Pitts: Right-wing radicals have stated their aims. We better believe them

AP Photo/Andrew Harnik / Rep. Madison Cawthorn, R-N.C., arrives as the House Republican Conference meets to elect a new chairman to replace Rep. Liz Cheney, R-Wyo., who was ousted from the GOP leadership for her criticism of former President Donald Trump, at the Capitol in Washington on May 14, 2021.

It's been five years since I first speculated in this space about the end of American democracy.

In doing so, I felt like a man climbing out on an especially creaky limb. But as hyperpartisanship rose to ever more bizarre extremes, as the misinformation crisis left ever more people babbling angry gobbledygook, as voter suppression resurrected the zombie of Jim Crow and as Donald Trump swore an oath he didn't mean, that limb began to feel like bedrock.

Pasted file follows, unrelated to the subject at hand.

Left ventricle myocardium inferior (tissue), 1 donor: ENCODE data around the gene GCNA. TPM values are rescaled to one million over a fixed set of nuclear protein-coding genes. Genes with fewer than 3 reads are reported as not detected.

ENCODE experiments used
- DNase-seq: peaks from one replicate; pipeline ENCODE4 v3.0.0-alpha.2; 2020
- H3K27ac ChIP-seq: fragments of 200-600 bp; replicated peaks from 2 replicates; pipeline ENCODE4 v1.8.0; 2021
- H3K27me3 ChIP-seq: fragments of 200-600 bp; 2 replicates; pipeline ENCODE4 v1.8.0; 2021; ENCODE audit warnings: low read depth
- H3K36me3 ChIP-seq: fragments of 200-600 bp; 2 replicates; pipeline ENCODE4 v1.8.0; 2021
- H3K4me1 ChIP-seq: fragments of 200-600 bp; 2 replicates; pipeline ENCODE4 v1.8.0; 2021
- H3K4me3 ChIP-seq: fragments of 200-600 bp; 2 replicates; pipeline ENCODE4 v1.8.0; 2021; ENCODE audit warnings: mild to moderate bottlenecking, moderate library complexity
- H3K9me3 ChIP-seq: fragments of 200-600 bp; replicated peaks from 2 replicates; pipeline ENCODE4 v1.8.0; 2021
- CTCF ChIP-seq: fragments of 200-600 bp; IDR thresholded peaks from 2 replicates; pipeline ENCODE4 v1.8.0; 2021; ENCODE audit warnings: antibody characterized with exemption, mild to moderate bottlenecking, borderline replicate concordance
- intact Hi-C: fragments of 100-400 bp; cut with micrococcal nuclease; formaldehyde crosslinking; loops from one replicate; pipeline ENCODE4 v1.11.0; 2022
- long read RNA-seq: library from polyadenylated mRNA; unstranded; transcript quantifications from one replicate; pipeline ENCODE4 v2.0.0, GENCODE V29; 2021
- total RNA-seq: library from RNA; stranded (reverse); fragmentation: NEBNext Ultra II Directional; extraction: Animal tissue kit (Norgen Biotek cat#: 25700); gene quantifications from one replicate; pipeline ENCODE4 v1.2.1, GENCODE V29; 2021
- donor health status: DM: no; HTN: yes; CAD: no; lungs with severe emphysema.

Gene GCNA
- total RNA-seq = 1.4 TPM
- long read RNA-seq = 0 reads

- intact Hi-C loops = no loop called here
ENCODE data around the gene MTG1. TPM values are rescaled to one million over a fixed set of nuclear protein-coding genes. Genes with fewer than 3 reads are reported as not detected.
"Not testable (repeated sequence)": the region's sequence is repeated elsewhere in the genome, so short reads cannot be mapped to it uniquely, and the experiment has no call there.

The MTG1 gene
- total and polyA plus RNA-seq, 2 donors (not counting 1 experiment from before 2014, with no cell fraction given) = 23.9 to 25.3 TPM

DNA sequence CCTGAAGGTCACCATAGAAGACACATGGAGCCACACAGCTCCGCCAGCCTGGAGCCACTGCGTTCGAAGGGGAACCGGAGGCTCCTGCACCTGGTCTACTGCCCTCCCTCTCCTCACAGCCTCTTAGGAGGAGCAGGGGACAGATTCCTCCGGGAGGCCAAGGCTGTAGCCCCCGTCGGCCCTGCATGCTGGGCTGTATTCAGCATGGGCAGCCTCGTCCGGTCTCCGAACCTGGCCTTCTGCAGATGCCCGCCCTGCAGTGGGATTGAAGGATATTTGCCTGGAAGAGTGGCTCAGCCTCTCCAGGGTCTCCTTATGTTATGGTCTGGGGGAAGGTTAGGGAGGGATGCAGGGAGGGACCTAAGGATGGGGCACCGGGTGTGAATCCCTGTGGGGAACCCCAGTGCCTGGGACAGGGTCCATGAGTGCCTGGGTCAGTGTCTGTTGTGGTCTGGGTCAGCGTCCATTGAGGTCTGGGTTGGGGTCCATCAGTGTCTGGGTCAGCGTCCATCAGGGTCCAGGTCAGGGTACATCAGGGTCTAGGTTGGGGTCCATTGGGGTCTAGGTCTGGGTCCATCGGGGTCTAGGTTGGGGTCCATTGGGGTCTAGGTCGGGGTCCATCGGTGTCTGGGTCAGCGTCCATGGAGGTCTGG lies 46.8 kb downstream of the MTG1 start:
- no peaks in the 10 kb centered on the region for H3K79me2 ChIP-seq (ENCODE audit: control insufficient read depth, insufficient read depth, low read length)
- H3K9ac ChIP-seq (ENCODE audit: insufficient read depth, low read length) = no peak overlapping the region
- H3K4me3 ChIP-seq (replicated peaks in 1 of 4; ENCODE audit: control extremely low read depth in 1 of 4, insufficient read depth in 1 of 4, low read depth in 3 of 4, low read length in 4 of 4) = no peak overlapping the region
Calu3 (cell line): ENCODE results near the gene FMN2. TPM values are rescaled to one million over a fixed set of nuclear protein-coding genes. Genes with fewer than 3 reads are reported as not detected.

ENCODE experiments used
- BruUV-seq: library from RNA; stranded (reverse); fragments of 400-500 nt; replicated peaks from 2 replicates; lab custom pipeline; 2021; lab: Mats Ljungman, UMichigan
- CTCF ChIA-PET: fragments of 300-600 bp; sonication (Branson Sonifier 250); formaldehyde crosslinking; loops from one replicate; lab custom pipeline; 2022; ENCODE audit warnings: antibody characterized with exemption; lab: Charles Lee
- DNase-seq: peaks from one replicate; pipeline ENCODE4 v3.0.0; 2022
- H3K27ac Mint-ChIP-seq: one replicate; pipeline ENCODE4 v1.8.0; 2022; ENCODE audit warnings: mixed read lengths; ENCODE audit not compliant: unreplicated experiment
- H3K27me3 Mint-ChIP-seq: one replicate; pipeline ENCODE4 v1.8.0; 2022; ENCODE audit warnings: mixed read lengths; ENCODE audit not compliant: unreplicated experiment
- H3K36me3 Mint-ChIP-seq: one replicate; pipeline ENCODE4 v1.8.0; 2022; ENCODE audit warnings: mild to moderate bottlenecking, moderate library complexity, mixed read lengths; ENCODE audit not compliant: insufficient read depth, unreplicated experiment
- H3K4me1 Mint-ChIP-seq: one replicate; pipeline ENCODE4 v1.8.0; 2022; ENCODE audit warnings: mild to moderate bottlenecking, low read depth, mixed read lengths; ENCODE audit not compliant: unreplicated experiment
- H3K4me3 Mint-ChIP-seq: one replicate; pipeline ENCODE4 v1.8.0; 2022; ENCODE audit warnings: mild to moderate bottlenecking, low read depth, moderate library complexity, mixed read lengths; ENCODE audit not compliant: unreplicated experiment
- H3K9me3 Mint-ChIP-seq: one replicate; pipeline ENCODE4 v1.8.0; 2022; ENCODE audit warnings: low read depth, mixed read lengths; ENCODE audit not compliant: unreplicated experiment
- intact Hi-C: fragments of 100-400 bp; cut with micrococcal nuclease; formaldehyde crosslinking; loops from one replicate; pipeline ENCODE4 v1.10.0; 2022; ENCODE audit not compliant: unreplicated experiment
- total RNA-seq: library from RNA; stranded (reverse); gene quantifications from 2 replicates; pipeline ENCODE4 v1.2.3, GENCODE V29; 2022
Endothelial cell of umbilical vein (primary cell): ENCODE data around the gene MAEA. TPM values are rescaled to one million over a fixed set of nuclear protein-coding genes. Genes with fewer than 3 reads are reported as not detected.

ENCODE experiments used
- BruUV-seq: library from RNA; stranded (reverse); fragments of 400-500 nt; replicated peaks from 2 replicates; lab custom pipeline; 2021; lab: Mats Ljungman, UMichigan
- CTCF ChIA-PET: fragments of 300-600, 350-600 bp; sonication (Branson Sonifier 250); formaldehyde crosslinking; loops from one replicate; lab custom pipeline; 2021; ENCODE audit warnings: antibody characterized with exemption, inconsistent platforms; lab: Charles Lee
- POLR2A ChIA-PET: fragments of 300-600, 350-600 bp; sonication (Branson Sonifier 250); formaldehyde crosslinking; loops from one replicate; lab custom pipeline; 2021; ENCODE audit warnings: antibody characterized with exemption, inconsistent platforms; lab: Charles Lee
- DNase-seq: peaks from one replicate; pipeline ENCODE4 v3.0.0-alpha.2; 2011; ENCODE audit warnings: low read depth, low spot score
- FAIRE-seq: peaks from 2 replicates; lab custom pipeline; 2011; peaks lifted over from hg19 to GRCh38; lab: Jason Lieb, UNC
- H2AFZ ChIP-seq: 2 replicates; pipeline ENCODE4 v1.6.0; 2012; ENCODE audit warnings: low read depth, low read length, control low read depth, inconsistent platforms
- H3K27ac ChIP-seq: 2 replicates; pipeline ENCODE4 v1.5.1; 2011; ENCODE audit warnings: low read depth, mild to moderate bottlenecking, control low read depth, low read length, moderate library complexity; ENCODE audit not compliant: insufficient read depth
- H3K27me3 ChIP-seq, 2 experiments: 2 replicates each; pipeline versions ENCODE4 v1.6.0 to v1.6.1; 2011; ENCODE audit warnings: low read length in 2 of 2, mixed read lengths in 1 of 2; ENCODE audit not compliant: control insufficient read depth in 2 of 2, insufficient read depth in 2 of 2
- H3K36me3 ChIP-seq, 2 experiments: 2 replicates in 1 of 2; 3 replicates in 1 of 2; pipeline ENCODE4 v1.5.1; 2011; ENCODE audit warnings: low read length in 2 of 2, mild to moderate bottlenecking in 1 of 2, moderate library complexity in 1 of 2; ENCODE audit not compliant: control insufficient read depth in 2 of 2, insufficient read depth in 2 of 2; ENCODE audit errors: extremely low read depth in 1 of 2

Even so, I struggled with the obvious follow-up question. If America faced an existential threat, what form would it take? I thought: maybe a newly energized secession movement. Or a fascist regime rising from the ruins of a hollowed-out democracy.

Truthfully, it was hard to say.